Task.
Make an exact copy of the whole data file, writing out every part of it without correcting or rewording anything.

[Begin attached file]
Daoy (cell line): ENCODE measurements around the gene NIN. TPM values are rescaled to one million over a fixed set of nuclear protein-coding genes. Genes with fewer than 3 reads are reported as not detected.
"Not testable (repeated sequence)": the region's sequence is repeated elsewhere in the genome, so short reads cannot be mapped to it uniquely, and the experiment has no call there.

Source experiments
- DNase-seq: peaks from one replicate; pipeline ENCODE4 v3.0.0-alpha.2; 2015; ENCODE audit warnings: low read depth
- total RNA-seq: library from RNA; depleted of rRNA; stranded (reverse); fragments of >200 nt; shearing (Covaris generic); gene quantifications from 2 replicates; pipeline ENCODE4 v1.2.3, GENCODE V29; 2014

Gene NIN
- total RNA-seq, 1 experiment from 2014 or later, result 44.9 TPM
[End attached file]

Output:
Daoy (cell line): ENCODE measurements around the gene NIN. TPM values are rescaled to one million over a fixed set of nuclear protein-coding genes. Genes with fewer than 3 reads are reported as not detected.
"Not testable (repeated sequence)": the region's sequence is repeated elsewhere in the genome, so short reads cannot be mapped to it uniquely, and the experiment has no call there.

Source experiments
- DNase-seq: peaks from one replicate; pipeline ENCODE4 v3.0.0-alpha.2; 2015; ENCODE audit warnings: low read depth
- total RNA-seq: library from RNA; depleted of rRNA; stranded (reverse); fragments of >200 nt; shearing (Covaris generic); gene quantifications from 2 replicates; pipeline ENCODE4 v1.2.3, GENCODE V29; 2014

Gene NIN
- total RNA-seq, 1 experiment from 2014 or later, result 44.9 TPM